Strange image calls for strange story. This is D. Wallace Peach’s February speculative fiction prompt.
How long she had stood in the falling cold, the baby couldn’t say, but her back wore a white blanket now, and her toes were covered in it. It was longer again before she realised she didn’t feel cold anymore, that her thoughts were unfreezing and she could remember. There had been so much sorrow, crying and death. Tears filled the baby’s eyes, but the image of the woman with fiery hair smiled at her, and the tears dried.
She remembered the fiery woman who had swept down from the hill where all the others were lying dead or dying, and how the woman screamed in anger and threw bolts of flame from her hands until the sadness became a forest of flames. The flames swirled and twisted and carried the baby in strong fiery arms and left her in this strange, quiet place where cold white fell from the sky.
She shook her head and found that her forehead was butted up against a tree, and in the tree was a tiny human house and on the roof of the tiny house was a family of mice, white as the falling cold. She pushed. The house lurched, and from inside came the shrill miniscule shrieks of humans. She pushed again and the tree cracked. The mice twittered and leapt to the ground. Instead of running away they watched, intrigued. The baby’s unfrozen thoughts grew clear as spring water, and suddenly she knew. The mouse family knew too. The fiery woman smiled inside the baby’s head from within the flames of her hair and the baby smiled back.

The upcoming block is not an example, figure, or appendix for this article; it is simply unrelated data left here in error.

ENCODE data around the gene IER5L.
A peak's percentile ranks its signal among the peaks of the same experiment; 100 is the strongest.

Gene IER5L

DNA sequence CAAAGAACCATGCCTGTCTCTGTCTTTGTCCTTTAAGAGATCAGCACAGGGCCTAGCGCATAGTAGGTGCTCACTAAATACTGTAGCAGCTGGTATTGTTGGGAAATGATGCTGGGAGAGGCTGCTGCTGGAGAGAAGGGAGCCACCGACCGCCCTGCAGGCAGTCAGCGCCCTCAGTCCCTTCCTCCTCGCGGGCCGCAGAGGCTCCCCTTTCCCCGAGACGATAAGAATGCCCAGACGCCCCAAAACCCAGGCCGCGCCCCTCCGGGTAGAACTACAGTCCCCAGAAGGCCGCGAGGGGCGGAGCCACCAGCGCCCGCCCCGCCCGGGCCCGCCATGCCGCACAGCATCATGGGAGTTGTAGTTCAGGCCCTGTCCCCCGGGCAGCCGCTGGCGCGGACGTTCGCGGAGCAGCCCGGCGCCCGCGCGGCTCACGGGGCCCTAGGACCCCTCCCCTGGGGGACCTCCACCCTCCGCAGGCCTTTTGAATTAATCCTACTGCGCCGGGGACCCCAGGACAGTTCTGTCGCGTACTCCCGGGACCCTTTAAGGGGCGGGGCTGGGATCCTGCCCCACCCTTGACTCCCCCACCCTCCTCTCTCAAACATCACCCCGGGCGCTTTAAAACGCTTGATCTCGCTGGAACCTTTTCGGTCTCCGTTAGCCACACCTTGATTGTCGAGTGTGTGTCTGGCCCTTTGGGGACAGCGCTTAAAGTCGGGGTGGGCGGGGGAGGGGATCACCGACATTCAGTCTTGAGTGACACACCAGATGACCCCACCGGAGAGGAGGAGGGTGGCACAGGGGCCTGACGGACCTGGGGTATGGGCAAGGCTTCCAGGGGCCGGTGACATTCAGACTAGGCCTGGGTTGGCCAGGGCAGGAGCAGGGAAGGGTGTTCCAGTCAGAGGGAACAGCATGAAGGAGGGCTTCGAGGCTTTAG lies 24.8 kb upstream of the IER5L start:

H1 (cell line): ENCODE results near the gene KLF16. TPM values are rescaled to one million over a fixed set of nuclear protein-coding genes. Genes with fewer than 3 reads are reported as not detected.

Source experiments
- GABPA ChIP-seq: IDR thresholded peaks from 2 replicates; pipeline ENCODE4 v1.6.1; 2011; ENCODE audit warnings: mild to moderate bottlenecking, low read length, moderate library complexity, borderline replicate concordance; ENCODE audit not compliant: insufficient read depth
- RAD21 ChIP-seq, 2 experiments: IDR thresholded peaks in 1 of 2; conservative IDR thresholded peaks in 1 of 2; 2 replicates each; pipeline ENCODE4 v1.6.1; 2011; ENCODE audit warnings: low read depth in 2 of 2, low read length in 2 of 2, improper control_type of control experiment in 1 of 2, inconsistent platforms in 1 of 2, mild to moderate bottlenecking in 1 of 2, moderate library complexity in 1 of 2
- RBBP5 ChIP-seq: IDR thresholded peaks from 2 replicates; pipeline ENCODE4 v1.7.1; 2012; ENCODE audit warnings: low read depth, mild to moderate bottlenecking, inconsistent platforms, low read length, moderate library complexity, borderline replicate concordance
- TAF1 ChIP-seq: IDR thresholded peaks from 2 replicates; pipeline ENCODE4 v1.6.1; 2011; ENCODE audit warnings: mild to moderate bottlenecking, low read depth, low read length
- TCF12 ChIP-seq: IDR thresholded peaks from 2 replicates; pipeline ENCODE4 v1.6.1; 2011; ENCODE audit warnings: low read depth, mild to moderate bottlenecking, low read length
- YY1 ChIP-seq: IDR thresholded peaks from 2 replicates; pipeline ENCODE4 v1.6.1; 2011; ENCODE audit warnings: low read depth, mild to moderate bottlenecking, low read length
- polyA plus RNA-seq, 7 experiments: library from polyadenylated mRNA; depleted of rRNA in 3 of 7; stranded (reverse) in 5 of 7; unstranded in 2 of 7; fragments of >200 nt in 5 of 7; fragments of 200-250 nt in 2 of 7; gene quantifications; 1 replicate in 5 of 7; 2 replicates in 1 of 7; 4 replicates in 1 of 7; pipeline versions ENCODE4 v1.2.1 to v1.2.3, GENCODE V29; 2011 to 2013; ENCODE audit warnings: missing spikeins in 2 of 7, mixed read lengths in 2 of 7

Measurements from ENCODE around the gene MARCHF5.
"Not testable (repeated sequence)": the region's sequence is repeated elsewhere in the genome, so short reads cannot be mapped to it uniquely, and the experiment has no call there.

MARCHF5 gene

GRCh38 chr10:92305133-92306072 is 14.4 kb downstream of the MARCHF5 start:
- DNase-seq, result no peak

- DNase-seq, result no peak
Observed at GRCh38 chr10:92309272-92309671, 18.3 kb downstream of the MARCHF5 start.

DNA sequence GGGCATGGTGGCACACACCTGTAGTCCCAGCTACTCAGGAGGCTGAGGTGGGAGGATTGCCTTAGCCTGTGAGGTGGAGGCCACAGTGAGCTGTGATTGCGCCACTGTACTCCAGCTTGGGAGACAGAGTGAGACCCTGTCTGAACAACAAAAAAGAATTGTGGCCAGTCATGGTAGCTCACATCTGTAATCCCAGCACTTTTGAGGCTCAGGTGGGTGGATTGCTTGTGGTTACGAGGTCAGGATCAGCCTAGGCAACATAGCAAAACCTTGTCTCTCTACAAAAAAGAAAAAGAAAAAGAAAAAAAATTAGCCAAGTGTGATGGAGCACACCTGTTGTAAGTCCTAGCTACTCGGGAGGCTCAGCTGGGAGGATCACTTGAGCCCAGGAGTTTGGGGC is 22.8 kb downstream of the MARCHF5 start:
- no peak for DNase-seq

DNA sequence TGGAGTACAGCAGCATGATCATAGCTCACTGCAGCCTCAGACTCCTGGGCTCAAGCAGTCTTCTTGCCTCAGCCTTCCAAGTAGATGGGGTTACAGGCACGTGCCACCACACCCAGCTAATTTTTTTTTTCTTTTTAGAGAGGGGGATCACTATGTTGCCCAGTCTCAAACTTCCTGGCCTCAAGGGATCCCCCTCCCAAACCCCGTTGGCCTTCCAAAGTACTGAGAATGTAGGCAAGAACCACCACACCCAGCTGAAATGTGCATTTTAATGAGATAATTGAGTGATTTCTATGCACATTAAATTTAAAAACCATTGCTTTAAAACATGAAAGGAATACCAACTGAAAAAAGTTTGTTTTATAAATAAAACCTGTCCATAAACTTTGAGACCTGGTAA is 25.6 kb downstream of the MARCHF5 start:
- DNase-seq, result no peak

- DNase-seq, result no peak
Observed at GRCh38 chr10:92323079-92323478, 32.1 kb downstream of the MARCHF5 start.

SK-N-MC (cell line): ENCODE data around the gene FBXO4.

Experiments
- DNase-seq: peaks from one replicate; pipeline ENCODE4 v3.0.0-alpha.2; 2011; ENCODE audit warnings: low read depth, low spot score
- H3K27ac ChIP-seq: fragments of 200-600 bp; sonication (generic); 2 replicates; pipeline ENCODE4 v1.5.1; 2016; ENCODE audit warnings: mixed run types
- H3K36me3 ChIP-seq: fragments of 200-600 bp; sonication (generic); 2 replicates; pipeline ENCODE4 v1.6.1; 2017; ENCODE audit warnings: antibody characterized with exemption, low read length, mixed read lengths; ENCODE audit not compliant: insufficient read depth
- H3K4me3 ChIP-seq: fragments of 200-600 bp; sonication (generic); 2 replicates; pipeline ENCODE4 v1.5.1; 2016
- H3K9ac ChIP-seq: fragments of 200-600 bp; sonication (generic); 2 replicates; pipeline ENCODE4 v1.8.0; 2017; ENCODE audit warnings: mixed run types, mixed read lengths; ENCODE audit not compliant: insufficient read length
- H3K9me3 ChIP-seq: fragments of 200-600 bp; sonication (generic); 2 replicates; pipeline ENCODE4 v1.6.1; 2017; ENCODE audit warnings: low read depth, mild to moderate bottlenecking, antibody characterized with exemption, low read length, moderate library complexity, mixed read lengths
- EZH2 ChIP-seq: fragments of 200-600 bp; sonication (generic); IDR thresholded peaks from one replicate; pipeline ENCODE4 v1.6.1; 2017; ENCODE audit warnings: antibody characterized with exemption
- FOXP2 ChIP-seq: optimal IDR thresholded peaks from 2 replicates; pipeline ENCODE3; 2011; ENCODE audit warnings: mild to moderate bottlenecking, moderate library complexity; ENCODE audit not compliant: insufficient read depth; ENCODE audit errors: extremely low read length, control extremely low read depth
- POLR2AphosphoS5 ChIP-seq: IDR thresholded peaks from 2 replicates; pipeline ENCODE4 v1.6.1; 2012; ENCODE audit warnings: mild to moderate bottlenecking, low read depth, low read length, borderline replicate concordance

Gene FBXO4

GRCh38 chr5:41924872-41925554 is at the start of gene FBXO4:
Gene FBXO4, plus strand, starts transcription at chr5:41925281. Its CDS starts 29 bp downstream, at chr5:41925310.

The baby nudged a third time and the tree trunk broke. The tiny house slipped and fell to the ground, splitting open like a coconut. The tiny people rushed out then back, in and out, in and out of the wreckage unable to resign themselves to leaving behind this or that piece of useless junk. Then one pointed. Their movements froze just for a second, before they screamed in unison and ran. The baby stretched out her trunk and trumpeted a baby war cry. The mice squeaked, the baby stomped on the matchwood human house, and the cold stopped falling. The fiery woman spoke inside the baby’s head.
No more. Never again.
No more, agreed the mice.
Never again, agreed the baby, and started off into the great forest where the white cold had never fallen, to look for others like herself.